The president, reported the First Lady, was “visibly, physically moved” yesterday after viewing a new film dramatizing the breakthrough career of Dodger legend Jackie Robinson, the first African American to play major league baseball. One of the perks of being president is that you get to see movies before the rest of us. Simply called 42, the Robinson biopic opens on April 12, three days before the 66th anniversary of the historic day Robinson stepped onto the field and changed America.
“You can’t imagine the baseball league not being integrated. There are no more “Whites Only” signs posted anywhere in this country. Although it still happens, it is far less acceptable for someone to yell out a racial slur while you’re walking down the street,” Michelle Obama told a group of students at the White House, according to the Associated Press. “That kind of prejudice is simply just not something that can happen in the light of day today.”
The progress that resulted in Mrs. Obama and the president occupying the White House was clearly on her mind, as she sought to drive the lesson home to the students, some of whom were from the Jackie Robinson charter school in Los Angeles, and others who are Jackie Robinson Foundation Scholars.
“It reminds you how much struggle is required to make real progress and change,” she said.
But just as the election of Barack Obama failed to usher in what some commentators were quick to call a “post-racial” era in America, and the second inauguration was a good time for others to revisit that optimistic prediction, the film will certainly provide a chance for everyone to relive both Robinson’s courageous role in history, and the many changes that were still to come.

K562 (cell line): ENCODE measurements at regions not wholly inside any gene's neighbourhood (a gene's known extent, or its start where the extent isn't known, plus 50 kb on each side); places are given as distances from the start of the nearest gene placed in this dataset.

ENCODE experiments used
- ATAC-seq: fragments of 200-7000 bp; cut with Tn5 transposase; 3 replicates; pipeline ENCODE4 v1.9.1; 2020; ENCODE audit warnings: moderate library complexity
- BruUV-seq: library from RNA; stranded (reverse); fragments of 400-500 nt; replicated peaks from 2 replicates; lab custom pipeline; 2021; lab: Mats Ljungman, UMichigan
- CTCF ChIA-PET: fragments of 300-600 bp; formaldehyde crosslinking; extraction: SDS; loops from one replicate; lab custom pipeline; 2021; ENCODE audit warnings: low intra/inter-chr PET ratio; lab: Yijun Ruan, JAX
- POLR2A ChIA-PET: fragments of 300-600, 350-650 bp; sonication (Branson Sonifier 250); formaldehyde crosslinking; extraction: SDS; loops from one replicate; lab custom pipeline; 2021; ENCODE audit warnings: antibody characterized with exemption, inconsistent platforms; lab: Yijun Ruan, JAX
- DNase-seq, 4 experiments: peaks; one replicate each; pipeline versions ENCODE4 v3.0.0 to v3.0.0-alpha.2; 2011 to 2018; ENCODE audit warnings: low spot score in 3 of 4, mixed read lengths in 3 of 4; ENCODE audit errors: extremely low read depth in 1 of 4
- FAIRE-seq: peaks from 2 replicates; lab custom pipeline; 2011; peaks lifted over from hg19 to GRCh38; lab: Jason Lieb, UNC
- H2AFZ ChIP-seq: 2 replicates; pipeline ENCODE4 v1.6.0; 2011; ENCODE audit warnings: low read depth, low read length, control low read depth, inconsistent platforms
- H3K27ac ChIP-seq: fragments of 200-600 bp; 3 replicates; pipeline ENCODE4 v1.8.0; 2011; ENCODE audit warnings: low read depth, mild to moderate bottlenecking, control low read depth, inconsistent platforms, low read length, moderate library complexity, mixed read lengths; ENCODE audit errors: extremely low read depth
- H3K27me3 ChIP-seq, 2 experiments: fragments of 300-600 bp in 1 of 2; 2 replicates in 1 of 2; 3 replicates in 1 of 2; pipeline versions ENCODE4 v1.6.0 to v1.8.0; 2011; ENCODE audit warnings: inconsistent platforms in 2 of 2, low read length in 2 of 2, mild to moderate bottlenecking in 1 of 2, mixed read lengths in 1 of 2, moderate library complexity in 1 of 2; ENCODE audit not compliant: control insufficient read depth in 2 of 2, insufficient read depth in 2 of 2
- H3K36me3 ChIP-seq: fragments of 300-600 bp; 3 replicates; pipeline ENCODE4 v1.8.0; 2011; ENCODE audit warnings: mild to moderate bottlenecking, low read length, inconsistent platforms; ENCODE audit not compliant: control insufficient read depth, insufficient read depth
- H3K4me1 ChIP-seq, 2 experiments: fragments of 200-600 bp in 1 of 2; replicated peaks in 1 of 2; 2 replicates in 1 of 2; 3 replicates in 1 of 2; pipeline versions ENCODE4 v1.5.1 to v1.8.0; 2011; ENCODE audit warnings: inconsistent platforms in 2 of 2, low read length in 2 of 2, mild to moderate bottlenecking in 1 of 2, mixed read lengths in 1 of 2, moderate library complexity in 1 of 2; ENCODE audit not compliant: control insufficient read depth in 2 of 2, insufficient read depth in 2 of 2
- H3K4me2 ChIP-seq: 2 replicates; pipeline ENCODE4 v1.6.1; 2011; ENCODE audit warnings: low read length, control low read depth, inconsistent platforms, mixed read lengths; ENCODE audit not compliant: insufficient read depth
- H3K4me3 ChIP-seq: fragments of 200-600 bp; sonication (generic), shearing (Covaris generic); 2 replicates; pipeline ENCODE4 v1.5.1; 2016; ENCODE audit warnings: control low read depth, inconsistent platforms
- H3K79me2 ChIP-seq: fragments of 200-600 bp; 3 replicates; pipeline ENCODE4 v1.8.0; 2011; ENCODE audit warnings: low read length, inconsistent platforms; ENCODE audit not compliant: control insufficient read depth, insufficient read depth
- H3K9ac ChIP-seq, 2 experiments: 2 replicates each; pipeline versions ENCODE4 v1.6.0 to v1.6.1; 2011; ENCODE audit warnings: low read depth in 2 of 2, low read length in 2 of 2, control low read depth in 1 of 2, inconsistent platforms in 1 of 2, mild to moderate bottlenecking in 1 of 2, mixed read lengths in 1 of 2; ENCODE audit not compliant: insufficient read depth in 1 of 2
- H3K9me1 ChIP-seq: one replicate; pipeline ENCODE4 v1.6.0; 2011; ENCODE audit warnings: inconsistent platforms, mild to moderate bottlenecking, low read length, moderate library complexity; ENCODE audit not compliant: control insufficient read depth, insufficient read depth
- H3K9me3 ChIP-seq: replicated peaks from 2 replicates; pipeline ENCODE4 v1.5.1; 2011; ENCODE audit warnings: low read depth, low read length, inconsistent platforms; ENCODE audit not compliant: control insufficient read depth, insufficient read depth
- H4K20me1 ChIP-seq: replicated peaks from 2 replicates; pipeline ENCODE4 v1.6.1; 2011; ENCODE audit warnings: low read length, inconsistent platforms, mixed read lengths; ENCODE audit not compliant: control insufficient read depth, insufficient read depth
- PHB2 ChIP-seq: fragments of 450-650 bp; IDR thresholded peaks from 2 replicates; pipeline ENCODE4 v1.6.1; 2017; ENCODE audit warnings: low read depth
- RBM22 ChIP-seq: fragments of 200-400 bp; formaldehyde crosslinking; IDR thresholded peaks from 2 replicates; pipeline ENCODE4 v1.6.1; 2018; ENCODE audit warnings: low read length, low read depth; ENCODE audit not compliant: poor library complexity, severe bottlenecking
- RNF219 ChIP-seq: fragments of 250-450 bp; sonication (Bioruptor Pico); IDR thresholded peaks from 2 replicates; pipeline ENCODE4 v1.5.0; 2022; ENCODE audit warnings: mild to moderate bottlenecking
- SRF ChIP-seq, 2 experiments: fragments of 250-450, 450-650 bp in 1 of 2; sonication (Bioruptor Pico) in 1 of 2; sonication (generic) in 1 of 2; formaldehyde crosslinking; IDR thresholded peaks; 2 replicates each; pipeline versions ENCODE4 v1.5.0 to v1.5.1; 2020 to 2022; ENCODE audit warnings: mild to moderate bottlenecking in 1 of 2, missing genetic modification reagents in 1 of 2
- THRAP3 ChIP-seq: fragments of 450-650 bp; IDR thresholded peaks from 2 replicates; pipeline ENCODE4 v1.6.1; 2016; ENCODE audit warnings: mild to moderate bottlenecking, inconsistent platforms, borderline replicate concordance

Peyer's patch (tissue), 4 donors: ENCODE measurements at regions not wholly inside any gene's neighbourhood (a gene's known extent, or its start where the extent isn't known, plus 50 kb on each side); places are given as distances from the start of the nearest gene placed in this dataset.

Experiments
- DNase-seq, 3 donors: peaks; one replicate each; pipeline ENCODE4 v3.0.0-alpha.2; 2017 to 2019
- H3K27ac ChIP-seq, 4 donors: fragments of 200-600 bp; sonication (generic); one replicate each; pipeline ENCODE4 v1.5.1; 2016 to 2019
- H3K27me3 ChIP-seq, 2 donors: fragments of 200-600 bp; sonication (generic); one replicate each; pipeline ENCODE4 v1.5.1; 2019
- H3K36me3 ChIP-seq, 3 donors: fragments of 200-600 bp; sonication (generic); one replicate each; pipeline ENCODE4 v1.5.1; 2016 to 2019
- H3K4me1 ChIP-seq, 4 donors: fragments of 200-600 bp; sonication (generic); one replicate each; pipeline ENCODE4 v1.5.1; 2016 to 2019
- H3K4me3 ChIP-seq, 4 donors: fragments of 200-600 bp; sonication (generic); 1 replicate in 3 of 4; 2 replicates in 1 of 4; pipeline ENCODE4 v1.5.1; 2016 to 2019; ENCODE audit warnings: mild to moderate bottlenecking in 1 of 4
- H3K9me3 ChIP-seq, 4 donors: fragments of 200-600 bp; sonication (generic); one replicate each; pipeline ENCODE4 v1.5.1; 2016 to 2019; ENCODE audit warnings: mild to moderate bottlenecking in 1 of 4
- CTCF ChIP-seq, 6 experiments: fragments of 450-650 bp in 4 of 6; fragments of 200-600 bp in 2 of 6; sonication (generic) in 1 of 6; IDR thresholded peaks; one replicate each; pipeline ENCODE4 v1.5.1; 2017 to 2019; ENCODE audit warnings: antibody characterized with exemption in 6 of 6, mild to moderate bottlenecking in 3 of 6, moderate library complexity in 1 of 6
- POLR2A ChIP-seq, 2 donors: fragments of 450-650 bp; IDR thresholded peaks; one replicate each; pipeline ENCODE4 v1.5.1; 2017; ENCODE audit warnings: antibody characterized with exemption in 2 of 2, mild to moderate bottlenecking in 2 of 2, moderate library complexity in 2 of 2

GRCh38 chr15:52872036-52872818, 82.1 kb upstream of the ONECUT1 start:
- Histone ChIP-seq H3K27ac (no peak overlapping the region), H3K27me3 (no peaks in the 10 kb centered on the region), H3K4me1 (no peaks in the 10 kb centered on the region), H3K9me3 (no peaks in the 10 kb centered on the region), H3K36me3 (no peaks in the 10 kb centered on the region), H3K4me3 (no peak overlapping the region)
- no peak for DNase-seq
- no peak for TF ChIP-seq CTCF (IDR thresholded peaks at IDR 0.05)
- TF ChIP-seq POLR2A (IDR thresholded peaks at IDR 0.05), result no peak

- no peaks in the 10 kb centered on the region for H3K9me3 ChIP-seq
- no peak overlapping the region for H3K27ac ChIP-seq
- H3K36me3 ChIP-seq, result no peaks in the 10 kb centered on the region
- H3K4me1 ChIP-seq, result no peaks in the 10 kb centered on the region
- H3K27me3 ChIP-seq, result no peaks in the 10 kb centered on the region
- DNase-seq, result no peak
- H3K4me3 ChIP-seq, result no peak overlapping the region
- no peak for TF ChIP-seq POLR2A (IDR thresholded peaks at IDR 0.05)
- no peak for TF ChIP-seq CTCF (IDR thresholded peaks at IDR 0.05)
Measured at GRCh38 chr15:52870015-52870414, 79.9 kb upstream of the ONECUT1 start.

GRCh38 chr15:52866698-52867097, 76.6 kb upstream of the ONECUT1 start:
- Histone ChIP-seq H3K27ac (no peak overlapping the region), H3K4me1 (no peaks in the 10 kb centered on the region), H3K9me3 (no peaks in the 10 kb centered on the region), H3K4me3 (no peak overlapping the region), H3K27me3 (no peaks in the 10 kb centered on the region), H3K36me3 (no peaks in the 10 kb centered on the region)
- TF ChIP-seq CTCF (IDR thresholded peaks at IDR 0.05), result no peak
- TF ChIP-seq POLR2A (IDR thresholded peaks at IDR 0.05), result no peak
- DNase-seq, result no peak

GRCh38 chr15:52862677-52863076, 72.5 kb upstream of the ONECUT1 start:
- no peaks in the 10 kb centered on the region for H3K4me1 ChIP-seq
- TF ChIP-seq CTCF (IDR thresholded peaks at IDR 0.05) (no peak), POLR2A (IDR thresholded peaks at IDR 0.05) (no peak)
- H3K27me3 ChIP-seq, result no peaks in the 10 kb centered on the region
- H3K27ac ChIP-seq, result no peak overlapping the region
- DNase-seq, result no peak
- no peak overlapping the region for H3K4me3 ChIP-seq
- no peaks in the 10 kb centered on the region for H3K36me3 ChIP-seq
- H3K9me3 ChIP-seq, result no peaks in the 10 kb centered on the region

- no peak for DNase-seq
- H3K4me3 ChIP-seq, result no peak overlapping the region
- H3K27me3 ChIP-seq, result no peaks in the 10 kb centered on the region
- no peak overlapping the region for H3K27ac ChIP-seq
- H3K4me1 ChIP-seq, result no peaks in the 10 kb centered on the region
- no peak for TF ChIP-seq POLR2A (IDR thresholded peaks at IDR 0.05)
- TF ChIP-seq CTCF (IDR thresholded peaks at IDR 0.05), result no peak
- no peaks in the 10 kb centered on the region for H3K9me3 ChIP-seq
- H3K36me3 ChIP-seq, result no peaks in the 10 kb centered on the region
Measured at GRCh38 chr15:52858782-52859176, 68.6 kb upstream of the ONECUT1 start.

Fifty years ago this April, 16 years after Robinson broke baseball’s color barrier, a coordinated movement led by the Rev. Martin Luther King sought to change the system of segregation that dominated every facet of life in Birmingham, Ala. See the AARP slideshow 1963 Retrospective: The Struggle for Civil Rights: April
And even today, in an era where players are judged by their statistics (fodder for another argument perhaps) and players of every color and hue can earn tens of millions of dollars, Major League Baseball chooses to remember Robinson and the progress he represented with special events like a yearly Civil Rights game. That game will be played in Chicago this year, on Aug. 24th.
In a statement yesterday, White Sox chairman Jerry Reinsdorf explained why his team is eager to take part: “The majority of people in this country were probably not alive when [Dr. Martin Luther] King was killed, and certainly were not alive when Jackie Robinson came into the game. Just like the majority of people weren’t alive for the Holocaust. We just can’t have people forgetting what went on if we’re going to get to a country where we truly have an equal opportunity for everybody.”